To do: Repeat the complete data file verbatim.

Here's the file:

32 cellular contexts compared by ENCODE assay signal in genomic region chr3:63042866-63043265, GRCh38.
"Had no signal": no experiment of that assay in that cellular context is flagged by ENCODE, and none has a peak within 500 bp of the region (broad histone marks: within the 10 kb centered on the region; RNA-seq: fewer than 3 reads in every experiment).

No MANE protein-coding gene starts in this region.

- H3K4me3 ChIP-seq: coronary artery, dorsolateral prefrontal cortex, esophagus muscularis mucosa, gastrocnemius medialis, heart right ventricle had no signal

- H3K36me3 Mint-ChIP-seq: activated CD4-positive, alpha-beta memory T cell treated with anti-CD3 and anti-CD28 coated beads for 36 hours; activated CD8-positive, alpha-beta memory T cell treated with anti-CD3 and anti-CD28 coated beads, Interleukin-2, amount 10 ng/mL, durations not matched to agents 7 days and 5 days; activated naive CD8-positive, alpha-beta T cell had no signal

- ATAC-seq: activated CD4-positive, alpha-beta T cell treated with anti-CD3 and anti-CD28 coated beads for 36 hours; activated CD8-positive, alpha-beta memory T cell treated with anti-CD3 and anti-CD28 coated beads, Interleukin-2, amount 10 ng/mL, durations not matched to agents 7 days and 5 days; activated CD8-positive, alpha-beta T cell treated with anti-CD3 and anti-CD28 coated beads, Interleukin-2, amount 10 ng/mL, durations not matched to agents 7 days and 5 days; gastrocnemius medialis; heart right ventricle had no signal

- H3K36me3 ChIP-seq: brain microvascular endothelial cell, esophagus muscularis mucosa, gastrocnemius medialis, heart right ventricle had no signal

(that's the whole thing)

32 cellular contexts compared by ENCODE assay signal in genomic region chr3:63042866-63043265, GRCh38.
"Had no signal": no experiment of that assay in that cellular context is flagged by ENCODE, and none has a peak within 500 bp of the region (broad histone marks: within the 10 kb centered on the region; RNA-seq: fewer than 3 reads in every experiment).

No MANE protein-coding gene starts in this region.

- H3K4me3 ChIP-seq: coronary artery, dorsolateral prefrontal cortex, esophagus muscularis mucosa, gastrocnemius medialis, heart right ventricle had no signal

- H3K36me3 Mint-ChIP-seq: activated CD4-positive, alpha-beta memory T cell treated with anti-CD3 and anti-CD28 coated beads for 36 hours; activated CD8-positive, alpha-beta memory T cell treated with anti-CD3 and anti-CD28 coated beads, Interleukin-2, amount 10 ng/mL, durations not matched to agents 7 days and 5 days; activated naive CD8-positive, alpha-beta T cell had no signal

- ATAC-seq: activated CD4-positive, alpha-beta T cell treated with anti-CD3 and anti-CD28 coated beads for 36 hours; activated CD8-positive, alpha-beta memory T cell treated with anti-CD3 and anti-CD28 coated beads, Interleukin-2, amount 10 ng/mL, durations not matched to agents 7 days and 5 days; activated CD8-positive, alpha-beta T cell treated with anti-CD3 and anti-CD28 coated beads, Interleukin-2, amount 10 ng/mL, durations not matched to agents 7 days and 5 days; gastrocnemius medialis; heart right ventricle had no signal

- H3K36me3 ChIP-seq: brain microvascular endothelial cell, esophagus muscularis mucosa, gastrocnemius medialis, heart right ventricle had no signal